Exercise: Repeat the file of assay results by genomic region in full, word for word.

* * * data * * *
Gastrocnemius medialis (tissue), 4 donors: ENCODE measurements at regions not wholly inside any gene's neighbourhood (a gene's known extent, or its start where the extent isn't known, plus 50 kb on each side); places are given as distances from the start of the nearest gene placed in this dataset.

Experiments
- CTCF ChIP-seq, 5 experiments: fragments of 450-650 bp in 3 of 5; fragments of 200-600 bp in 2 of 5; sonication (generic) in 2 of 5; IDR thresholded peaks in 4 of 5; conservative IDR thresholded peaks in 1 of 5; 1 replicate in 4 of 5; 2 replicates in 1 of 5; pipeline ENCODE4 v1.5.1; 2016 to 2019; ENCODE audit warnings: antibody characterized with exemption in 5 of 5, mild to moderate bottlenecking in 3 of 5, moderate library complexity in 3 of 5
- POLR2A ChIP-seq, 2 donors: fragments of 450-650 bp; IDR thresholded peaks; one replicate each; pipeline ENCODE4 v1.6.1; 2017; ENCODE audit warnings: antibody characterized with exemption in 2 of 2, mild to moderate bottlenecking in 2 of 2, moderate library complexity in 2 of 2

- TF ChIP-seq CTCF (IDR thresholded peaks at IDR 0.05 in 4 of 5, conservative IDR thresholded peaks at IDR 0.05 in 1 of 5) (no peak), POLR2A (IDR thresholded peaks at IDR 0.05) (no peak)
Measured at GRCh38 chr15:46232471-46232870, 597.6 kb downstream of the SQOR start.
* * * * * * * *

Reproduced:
Gastrocnemius medialis (tissue), 4 donors: ENCODE measurements at regions not wholly inside any gene's neighbourhood (a gene's known extent, or its start where the extent isn't known, plus 50 kb on each side); places are given as distances from the start of the nearest gene placed in this dataset.

Experiments
- CTCF ChIP-seq, 5 experiments: fragments of 450-650 bp in 3 of 5; fragments of 200-600 bp in 2 of 5; sonication (generic) in 2 of 5; IDR thresholded peaks in 4 of 5; conservative IDR thresholded peaks in 1 of 5; 1 replicate in 4 of 5; 2 replicates in 1 of 5; pipeline ENCODE4 v1.5.1; 2016 to 2019; ENCODE audit warnings: antibody characterized with exemption in 5 of 5, mild to moderate bottlenecking in 3 of 5, moderate library complexity in 3 of 5
- POLR2A ChIP-seq, 2 donors: fragments of 450-650 bp; IDR thresholded peaks; one replicate each; pipeline ENCODE4 v1.6.1; 2017; ENCODE audit warnings: antibody characterized with exemption in 2 of 2, mild to moderate bottlenecking in 2 of 2, moderate library complexity in 2 of 2

- TF ChIP-seq CTCF (IDR thresholded peaks at IDR 0.05 in 4 of 5, conservative IDR thresholded peaks at IDR 0.05 in 1 of 5) (no peak), POLR2A (IDR thresholded peaks at IDR 0.05) (no peak)
Measured at GRCh38 chr15:46232471-46232870, 597.6 kb downstream of the SQOR start.